Taylor Eason

Study, Sip & Spit: Plotting a safe course at a large wine tasting

When I was a kid, I begged my parents to take me to buffets. My little mind figured that so much food in one gorgefest had to be a good thing. As I got older, and learned the unsettling facts of Germ Theory and the like, the hygiene factor got in the way of my buffet enthusiasm.

Wine buffets are another story.

Wine tastings have boomed in recent years, as nonprofits realize how many people want to get drunk with an excuse... er... conscience. But these large tastings pose another kind of problem – the sheer number of wines to taste. This abundance begs the question: How does one navigate such copious amounts of wine without ending up face down in the spit bucket?

What you need is a plan – which will include some calculated spitting. I know it seems anathema to spit out perfectly good wine, but if you're trying to taste as many wines as possible, this is a necessary, albeit disgusting, evil.(But first things first: Read this post on wine tasting etiquette.)

Before getting drawn into the liquid smorgasbord, study the brochure the friendly volunteer gave you at the door. Look for familiar wineries, then ignore them – you paid big money to taste different stuff, right?

Most of the time, the larger tastings are organized by distributor and then winery, which helps industry politics, but not necessarily the consumer looking to plan. There will be a mishmash of wines everywhere, so you'll have to dive into the pool and see what treasure you find. Start with white wine, since dousing your palate with reds will dull your tongue to white wine's delicate flavors. If you're into Sauvignon Blanc – likely the lightest of the wines available – scout those out first. If you like that winery's offering, try its other whites. Then move to the next winery with a Sauvignon Blanc. Once you've tired of whites or just want to taste dark stuff, move to reds. Dessert wines like port should be left to the last round, since the sweetness can also dull your tongue for other wines. If you sense your tastebuds starting to numb, use sparkling wine and bread to revive your tongue.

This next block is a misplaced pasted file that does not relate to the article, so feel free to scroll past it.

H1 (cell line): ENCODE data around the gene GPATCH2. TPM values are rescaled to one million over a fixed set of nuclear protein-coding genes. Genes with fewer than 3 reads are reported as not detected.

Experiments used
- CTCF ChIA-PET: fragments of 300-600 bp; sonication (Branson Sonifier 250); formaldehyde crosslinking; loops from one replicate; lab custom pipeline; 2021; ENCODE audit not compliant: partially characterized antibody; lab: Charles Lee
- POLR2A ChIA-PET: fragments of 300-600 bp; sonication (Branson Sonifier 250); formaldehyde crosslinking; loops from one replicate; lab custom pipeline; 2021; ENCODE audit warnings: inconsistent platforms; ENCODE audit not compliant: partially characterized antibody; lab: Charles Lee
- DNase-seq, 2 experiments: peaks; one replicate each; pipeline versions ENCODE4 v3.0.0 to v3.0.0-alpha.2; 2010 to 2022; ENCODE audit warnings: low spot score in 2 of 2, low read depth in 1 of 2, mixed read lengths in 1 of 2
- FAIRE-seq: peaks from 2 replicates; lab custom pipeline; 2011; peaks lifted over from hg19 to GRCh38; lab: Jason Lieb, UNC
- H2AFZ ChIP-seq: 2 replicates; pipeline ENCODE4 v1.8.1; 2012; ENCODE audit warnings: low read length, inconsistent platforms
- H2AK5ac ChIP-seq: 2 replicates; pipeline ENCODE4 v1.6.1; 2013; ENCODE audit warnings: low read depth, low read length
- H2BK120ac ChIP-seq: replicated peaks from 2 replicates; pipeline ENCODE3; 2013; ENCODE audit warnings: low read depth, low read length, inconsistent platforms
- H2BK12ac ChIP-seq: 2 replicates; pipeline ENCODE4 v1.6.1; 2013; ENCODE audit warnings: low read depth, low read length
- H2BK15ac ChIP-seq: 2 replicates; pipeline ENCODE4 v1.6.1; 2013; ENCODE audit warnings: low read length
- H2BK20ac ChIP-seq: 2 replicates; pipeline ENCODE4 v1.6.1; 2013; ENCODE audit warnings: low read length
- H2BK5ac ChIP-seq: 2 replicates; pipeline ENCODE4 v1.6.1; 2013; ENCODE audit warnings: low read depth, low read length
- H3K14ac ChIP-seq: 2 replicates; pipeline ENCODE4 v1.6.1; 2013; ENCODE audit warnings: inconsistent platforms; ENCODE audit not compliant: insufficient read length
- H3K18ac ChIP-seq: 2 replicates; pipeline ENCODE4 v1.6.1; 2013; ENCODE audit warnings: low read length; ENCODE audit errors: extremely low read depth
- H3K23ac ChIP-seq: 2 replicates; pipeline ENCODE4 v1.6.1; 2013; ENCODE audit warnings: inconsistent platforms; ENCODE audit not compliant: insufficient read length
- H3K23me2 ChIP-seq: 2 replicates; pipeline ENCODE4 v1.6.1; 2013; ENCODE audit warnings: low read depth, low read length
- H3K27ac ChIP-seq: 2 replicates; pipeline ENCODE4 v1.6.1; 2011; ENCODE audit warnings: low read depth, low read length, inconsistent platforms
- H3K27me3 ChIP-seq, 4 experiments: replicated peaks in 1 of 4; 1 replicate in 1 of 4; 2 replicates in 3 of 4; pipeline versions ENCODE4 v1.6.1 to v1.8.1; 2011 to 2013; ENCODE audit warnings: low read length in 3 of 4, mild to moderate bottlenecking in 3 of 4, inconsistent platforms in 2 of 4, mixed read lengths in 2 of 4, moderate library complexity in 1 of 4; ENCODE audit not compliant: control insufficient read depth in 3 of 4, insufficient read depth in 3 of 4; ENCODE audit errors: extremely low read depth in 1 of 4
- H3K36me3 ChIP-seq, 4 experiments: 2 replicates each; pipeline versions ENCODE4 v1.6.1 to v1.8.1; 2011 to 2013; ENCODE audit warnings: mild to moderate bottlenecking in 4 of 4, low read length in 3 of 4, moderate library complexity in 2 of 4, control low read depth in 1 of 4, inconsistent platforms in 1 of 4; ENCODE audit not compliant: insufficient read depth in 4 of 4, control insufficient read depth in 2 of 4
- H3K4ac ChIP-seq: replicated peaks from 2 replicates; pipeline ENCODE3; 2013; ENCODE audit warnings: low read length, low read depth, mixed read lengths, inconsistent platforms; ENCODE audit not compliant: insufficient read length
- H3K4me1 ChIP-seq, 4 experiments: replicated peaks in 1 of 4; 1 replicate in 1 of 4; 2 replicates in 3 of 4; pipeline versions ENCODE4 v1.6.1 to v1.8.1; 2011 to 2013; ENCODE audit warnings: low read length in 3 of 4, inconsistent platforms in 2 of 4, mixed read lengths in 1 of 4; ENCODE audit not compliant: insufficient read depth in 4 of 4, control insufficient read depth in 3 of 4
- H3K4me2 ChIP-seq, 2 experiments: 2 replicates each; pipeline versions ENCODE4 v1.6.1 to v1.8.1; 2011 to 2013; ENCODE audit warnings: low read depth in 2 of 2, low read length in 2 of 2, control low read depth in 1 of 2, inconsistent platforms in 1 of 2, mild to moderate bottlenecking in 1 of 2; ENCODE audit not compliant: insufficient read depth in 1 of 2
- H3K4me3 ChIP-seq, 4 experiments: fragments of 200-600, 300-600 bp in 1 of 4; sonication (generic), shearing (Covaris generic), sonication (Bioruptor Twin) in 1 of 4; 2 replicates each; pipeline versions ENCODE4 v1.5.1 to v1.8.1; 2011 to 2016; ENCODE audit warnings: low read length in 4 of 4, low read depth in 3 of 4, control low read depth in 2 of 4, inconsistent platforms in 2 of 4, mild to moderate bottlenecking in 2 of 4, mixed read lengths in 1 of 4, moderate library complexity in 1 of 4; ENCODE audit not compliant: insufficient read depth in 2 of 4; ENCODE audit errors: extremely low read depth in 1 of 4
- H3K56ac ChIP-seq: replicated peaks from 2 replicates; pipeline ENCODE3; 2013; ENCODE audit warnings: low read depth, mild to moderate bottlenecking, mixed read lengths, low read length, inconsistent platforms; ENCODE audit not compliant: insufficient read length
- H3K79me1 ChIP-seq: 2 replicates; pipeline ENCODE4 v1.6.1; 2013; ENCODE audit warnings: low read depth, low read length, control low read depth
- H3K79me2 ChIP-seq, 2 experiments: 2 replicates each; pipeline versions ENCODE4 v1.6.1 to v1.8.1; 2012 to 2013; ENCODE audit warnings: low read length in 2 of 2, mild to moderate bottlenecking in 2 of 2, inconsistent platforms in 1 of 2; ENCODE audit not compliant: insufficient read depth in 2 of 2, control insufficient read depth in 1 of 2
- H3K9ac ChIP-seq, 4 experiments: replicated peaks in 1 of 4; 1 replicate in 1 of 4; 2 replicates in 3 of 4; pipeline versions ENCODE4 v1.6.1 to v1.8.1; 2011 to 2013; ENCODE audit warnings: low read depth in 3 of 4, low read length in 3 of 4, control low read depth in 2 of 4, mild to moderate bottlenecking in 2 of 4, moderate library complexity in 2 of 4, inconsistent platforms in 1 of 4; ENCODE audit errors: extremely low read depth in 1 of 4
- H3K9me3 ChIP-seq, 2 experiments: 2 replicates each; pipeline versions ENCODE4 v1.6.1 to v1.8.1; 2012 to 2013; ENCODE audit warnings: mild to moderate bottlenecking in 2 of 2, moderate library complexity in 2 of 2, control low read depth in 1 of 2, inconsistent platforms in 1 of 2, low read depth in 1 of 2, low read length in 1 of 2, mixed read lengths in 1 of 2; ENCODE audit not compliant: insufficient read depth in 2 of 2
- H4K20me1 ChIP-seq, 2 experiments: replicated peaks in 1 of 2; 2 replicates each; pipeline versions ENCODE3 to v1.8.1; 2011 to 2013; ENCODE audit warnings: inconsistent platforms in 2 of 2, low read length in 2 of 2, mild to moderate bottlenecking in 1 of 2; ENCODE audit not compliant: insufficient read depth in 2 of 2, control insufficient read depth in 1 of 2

Keep in mind that wine tastings aren't Spring Break all-you-can-drink events, so don't feel compelled to finish the serving, especially if you don't like it. You won't hurt anyone's feelings.

And a tip for those people trying to look savvy: Don't rinse your glass out with water after every taste. Not only does it make you look like an amateur – professionals rinse with wine, if anything, and usually only if returning to whites after reds – it wastes time and waters down the subsequent wine. Don't let the people behind the table do it to you either. Some wineries don't want to waste wine for rinsing, which is understandable, but watering down the wine won't give you the full effect of the wine's flavor.

Be sure to make notes about wines that intrigue you – it helps, especially after you've been sloshing for a couple of hours. You won't remember the wine labels clearly in the next morning's haze, I assure you.

A word of boring responsibility: After these big tastings, at least 75 percent of the partygoers are not ready for the wheel. So be responsible and take a cab, or designate a driver. DUIs cost about $5,000 these days...

Recommended Wine

2008 181 Merlot Lodi

 

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April 5, 2011

Visit Taylor Eason's Website, and view her growing collection of articles on Taylor Eason's home page on WineLoversPage.com.